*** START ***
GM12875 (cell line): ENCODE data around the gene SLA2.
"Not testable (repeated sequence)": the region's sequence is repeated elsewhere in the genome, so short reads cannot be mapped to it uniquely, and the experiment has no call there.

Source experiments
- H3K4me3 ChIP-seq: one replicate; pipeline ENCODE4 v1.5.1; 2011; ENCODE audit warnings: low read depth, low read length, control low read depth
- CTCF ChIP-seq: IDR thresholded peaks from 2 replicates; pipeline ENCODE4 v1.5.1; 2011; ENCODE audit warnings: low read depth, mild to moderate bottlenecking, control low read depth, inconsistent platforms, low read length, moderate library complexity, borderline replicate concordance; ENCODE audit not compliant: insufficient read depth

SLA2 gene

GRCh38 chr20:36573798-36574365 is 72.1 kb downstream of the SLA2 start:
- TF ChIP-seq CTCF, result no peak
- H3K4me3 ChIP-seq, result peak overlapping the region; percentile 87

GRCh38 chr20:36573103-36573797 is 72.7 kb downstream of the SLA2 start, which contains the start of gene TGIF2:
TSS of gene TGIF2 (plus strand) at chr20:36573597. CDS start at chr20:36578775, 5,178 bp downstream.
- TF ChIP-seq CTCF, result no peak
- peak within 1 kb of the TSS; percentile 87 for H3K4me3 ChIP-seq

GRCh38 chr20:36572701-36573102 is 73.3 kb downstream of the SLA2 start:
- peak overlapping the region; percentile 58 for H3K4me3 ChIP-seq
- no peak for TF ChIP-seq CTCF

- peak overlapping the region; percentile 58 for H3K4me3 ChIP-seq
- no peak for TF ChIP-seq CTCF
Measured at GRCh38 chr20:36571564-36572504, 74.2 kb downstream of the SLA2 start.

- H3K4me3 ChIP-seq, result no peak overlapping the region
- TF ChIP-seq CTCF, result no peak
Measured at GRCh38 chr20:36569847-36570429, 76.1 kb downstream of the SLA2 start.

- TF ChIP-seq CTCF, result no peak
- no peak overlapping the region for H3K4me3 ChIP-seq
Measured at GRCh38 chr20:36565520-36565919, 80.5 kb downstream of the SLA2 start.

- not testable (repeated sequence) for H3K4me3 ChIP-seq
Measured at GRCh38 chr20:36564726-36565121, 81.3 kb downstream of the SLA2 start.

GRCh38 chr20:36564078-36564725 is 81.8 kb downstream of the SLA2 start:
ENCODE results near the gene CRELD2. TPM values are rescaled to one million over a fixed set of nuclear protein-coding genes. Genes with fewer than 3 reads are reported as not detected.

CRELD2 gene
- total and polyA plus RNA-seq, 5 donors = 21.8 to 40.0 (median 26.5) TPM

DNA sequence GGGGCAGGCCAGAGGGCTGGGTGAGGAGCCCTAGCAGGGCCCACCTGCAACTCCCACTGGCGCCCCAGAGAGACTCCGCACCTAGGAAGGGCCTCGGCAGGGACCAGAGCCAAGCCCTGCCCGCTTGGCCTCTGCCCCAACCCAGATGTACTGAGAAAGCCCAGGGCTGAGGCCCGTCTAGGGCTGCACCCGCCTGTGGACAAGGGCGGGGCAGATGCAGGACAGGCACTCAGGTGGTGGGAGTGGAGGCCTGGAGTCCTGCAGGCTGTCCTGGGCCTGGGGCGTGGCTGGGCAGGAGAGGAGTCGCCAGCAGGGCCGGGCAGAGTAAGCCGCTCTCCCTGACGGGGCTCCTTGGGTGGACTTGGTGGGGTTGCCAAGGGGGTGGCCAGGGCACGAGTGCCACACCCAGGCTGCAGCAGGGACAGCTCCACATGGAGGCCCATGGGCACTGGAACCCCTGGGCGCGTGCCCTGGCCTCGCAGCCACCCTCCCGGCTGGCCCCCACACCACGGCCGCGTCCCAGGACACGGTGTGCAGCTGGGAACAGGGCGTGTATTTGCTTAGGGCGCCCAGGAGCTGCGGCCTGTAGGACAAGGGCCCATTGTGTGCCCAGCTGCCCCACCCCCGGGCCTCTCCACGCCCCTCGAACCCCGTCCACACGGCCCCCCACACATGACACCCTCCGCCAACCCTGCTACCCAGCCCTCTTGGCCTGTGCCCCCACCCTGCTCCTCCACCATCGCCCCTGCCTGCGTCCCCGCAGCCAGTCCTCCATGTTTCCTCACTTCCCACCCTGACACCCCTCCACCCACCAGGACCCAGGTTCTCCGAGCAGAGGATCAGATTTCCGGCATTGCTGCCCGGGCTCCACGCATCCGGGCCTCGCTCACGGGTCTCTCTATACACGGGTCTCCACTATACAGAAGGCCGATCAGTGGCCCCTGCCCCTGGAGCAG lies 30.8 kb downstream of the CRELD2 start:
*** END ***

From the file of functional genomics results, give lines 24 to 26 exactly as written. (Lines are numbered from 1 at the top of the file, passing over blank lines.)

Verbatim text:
- no peak overlapping the region for H3K4me3 ChIP-seq
Measured at GRCh38 chr20:36565520-36565919, 80.5 kb downstream of the SLA2 start.

- not testable (repeated sequence) for H3K4me3 ChIP-seq